In the line of duty

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The Independent Culture
When the beer baron Ellis Martin was sent down for seven years last month, Operation Jeroboam was feted by Her Majesty's Customs and Excise as the biggest feather in its peaked black cap since cross-border drinks shopping became big business in1993. Ellis evaded pounds 5 million worth of excise duty on alcohol in a paperwork fraud and smuggling sting.

Tough on bootlegging, but tough on the causes of bootlegging? It was of course the Government itself which launched a thousand booze cruises back in1993 . Instead of reducing duty on drink to bring the UK closer into line with Europe, the government relaxed the restrictions on the amount of duty-free alcohol that could be brought back across the Channel in a gesture of appeasement to its European partners.

You can still bring back an unlimited amount of drink if it's for personal consumption. If, however, you bring back over 90 litres of table wine (60 of which can be fizz), 20 fortified, 110 litres of beer and 10 of spirits, Customs and Excise, and possibly your doctor, will want to know more about your drinking habits.

Apart from attracting organised crime, the effect of the savings incentives offered (just over pounds 1 on a bottle of wine, and over pounds 1.50 on fizz and fortified wines) has been to make petty criminals out of normally law- abiding citizens, who form local consortia to bring back booze for their members. Richard Tanner for instance, boss of Shrewsbury wine merchant, Tanners, was less than thrilled to find himself at a customer's party recently at which all the drink had been supplied by a bootlegger.

Damaging as the loss of revenue is from bootlegging, it is estimated by some to be only a quarter of what's being lost (as much as pounds 1.1 billion, according to one wine trade group) from legitimate cross-Channel imports.

Once upon a time, going to Calais was fun. The armpit of France now heaves with bootleggers, returning holidaymakers and punters on bargain booze days out. The added traffic through Le Shuttle and the Cite de l'Europe, the giant new shopping mall, has made Calais more competitive and insalubrious than ever.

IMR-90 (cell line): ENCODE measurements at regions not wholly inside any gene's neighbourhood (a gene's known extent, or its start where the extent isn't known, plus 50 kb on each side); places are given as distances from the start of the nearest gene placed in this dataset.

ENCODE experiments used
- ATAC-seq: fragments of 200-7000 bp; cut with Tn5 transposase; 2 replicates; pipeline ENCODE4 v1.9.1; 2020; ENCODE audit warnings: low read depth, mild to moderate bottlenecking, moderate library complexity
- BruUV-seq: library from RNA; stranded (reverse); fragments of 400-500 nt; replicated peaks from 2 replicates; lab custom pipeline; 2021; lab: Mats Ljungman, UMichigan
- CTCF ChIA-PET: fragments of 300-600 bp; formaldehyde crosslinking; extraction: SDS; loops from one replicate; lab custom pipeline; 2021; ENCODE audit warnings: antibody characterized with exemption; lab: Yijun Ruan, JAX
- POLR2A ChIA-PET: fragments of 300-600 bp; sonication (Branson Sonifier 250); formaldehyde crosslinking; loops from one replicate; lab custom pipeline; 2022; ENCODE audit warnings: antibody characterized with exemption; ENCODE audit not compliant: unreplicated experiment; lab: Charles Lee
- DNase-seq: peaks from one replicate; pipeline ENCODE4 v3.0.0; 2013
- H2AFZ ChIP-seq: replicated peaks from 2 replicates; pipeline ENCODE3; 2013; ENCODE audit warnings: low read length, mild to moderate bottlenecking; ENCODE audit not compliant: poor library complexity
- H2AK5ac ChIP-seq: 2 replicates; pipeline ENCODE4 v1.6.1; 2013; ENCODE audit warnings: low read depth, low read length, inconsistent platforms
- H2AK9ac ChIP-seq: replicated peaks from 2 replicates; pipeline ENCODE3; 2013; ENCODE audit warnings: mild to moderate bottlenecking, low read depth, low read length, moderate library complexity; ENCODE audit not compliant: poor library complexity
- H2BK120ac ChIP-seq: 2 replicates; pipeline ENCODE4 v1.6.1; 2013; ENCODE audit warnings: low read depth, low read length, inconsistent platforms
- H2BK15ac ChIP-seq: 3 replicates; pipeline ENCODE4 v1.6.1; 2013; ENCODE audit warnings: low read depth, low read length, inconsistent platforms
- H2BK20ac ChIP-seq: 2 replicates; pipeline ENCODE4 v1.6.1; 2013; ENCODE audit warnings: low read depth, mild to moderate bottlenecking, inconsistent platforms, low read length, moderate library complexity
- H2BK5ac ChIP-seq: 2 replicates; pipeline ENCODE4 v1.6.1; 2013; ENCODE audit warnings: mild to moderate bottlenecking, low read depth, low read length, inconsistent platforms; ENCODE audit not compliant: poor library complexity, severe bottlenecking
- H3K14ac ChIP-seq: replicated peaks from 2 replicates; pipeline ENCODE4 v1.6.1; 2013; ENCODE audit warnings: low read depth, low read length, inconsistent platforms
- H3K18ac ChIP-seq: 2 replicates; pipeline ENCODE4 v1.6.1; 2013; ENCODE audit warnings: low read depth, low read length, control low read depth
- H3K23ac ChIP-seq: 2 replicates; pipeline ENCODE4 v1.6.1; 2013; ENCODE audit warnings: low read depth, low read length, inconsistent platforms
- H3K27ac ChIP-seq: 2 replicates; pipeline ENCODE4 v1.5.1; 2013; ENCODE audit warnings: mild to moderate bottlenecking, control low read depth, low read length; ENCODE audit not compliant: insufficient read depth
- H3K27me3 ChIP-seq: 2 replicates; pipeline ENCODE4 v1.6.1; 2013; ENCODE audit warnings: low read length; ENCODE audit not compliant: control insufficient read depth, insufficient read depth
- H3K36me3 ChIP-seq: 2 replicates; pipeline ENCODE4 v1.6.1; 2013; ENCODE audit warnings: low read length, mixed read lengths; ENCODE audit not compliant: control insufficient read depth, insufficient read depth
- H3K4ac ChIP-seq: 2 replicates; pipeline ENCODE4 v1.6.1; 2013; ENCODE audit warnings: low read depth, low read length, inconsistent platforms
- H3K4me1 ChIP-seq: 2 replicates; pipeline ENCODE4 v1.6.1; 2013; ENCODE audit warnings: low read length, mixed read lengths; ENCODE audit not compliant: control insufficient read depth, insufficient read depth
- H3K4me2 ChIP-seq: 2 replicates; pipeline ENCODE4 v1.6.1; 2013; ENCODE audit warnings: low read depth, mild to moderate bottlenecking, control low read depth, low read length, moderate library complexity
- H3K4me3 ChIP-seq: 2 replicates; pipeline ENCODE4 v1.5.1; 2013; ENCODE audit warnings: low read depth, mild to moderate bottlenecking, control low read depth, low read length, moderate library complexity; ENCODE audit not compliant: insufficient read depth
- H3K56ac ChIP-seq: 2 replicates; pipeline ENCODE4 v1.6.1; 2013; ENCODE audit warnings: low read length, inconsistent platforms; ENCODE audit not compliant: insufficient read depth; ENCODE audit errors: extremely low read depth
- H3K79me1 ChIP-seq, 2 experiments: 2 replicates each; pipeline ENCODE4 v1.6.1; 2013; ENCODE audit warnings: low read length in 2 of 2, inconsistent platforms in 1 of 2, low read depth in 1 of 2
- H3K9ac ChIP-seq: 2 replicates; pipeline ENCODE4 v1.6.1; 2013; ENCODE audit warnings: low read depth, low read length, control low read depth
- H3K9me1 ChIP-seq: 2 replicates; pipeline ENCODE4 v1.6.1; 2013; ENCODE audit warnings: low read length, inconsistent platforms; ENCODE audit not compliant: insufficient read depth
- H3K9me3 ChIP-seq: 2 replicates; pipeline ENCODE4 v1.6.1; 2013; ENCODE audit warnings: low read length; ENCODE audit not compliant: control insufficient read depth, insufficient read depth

Richard Harvey's La Maison du Vin in Cherbourg is still popular with the Cowes fraternity, but his new shop in St.Malo has had to close for. Martin Brown's Grape Shop has decamped from the tranquillity of the Seacat dock in Boulogne to set up more spacious premises in Calais next to Le Chais and round the corner from ex-Romford Market trader Dave West's EastEnders.

At its new enlarged Calais site, the Grape Shop offers the best range of individual growers' wines, mainly French, with special emphasis on good value champagnes, burgundies and a handful of bargain Aussies such as the 1992 Penfolds Bin 389, 1990 Bin 707 and Rosemount's 1992 Balmoral Syrah.

Le Chais has opened a new branch in the Cite de l'Europe, alongside a well-stocked Victoria Wine. With its full range, plus an additional list of exclusive French wines, Tesco's capacious Vin Plus, at least offers the opportunity to browse and have a bit of fun, instantly converting French to British prices when you hold your bottle up to the screens of its Speak-Your-Weight-type machines.

Within sight of the Cite de l'Europe, Sainsbury's has expanded its token presence in the Mammouth complex and two minutes walk away, the Calais Wine & Beer Company claims to be 'Britain's biggest wine merchant in France'. And at Hesdin, just over an hour's drive from Calais, the Wine Society offers members a selection of 100 wines, free of duty, from its list (for details, contact 01438 741177).

With the franc creeping back up towards 8 francs, retailers across the Channel are reporting an upturn in business. While Customs and Excise stick the fingers of 20 new Excise Verification Officers in the bulging dyke, we look set for another dam-busting summer of legitimate and decidedly dodgy cross-border booze shopping

Wines of the Week

1995 Domaine Le Noble Chardonnay Vin de Pays d'Oc, 29ff, Grape Shop. Well-made, delicately oaked Languedoc chardonnay from Hugh Ryman. 1993 Riesling Heimberger, 29.05ff, Tesco Vin Plus. Aromatic with soft, lime- like fruitiness. 1993 Chateau de Sours Bordeaux Rose, 29ff, Grape Shop. Mature, smooth summer rose with green pepper cabernet flavours. 1993 Fitou Rocflamboyant, 22.90ff, Tesco Vin Plus. Naff label but excellent robust Mediterranean red. 1994 Prince Gonzalve du Puy, St Emilion, 29.95ff, Tesco Vin Plus. Medium-bodied Bordeaux with a touch of oak. 1994 Domaine de Limbardie, Vin de Pays des Coteaux de Murviel, 26ff, Wine Society. Luscious, southern French red with the flavour of syrah. 1993 Bourgogne Les Perrieres, Simon Bize, 67ff, Grape Shop. Top grower's red burgundy from a fine vintage. Champagne Rocheret Special Selection, 59ff, Tesco Vin Plus. Youthful, tangy, cut-price champagne. Larmandier Bernier Champagne Cramant Grand Cru Blanc de Blancs, 115ff, Grape Shop. Elegant and toasty with finesse and lots of flavour.

Useful addresses: The Grape Shop, 40 Rue Phalsbourg, Calais (00 33 21 85 99 64); Tesco Vin Plus, Cite de L'Europe (33 46 02 70); The Wine Society, Hesdin (33 21 86 52 07); La Maison du Vin, 71 Avenue Carnot, Cherbourg (33 33 43 39 79)